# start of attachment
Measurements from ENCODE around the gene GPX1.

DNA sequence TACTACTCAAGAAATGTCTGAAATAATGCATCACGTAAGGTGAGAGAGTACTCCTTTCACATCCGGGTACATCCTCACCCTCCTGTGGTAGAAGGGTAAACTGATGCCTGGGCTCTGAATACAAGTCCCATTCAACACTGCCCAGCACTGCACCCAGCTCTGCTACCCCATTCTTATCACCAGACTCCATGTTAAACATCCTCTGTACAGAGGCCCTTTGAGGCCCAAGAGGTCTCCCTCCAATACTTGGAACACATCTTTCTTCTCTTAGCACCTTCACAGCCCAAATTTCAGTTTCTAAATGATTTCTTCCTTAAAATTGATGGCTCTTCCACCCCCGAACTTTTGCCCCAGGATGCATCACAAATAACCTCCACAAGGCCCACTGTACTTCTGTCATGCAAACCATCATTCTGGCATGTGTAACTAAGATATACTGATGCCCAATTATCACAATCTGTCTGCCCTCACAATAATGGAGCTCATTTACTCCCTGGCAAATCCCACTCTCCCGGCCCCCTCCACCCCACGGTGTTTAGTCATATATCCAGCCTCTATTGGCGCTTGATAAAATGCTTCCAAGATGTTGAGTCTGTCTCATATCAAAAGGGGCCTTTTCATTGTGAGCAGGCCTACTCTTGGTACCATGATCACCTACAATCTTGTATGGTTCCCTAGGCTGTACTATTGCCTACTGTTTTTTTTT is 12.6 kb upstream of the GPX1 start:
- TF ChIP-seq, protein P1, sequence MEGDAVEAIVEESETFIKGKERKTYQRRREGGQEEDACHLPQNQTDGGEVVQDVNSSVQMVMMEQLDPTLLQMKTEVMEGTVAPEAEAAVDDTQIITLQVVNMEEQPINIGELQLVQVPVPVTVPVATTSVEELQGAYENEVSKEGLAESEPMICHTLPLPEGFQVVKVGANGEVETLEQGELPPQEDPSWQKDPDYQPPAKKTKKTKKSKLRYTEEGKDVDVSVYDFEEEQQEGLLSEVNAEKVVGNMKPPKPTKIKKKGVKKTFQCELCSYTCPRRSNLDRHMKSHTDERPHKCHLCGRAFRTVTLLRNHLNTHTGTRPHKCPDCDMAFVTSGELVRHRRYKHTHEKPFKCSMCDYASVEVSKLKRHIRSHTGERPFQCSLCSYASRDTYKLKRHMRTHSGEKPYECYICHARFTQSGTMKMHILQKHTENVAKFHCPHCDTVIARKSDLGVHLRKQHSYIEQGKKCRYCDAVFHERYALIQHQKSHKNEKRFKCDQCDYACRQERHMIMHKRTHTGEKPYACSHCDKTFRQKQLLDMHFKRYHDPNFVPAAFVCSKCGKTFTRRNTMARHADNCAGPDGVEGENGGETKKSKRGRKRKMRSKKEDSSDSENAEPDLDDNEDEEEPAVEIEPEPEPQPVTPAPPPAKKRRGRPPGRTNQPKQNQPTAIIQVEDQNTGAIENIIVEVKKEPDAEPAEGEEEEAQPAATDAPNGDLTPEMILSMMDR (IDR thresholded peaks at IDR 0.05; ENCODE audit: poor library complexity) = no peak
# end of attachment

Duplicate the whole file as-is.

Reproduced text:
Measurements from ENCODE around the gene GPX1.

DNA sequence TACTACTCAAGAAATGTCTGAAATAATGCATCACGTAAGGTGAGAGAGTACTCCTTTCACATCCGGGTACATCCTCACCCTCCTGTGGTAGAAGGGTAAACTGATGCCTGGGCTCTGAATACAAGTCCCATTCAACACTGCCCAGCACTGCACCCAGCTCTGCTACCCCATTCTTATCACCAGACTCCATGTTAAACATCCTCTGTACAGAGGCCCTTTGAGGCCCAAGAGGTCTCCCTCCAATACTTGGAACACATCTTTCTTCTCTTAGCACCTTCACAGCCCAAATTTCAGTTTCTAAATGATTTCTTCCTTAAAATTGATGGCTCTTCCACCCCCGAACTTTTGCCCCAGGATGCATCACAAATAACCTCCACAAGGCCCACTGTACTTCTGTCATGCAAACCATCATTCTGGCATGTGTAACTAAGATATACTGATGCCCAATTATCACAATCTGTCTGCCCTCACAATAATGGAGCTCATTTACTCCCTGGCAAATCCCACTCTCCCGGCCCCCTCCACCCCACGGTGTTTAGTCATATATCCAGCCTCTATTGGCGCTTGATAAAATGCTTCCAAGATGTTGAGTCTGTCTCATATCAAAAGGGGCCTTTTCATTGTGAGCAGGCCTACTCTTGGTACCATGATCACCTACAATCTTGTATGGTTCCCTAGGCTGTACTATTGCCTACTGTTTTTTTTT is 12.6 kb upstream of the GPX1 start:
- TF ChIP-seq, protein P1, sequence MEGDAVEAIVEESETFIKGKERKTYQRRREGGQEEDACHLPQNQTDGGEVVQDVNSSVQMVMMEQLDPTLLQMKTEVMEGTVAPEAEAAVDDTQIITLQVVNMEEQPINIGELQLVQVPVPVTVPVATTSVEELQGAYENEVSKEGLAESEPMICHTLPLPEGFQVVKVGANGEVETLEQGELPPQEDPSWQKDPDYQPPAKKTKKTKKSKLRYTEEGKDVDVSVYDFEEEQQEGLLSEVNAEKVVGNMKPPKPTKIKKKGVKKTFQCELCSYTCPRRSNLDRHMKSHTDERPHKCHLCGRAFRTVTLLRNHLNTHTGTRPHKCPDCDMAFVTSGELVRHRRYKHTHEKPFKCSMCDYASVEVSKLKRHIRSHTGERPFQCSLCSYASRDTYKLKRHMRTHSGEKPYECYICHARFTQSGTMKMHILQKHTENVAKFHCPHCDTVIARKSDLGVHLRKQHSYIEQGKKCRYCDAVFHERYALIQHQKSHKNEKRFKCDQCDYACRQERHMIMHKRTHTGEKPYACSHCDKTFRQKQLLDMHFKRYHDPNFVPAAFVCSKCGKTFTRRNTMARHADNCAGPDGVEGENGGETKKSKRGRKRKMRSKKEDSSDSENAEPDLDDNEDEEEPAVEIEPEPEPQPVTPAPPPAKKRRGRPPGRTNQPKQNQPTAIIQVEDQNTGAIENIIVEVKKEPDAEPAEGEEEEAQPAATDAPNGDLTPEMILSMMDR (IDR thresholded peaks at IDR 0.05; ENCODE audit: poor library complexity) = no peak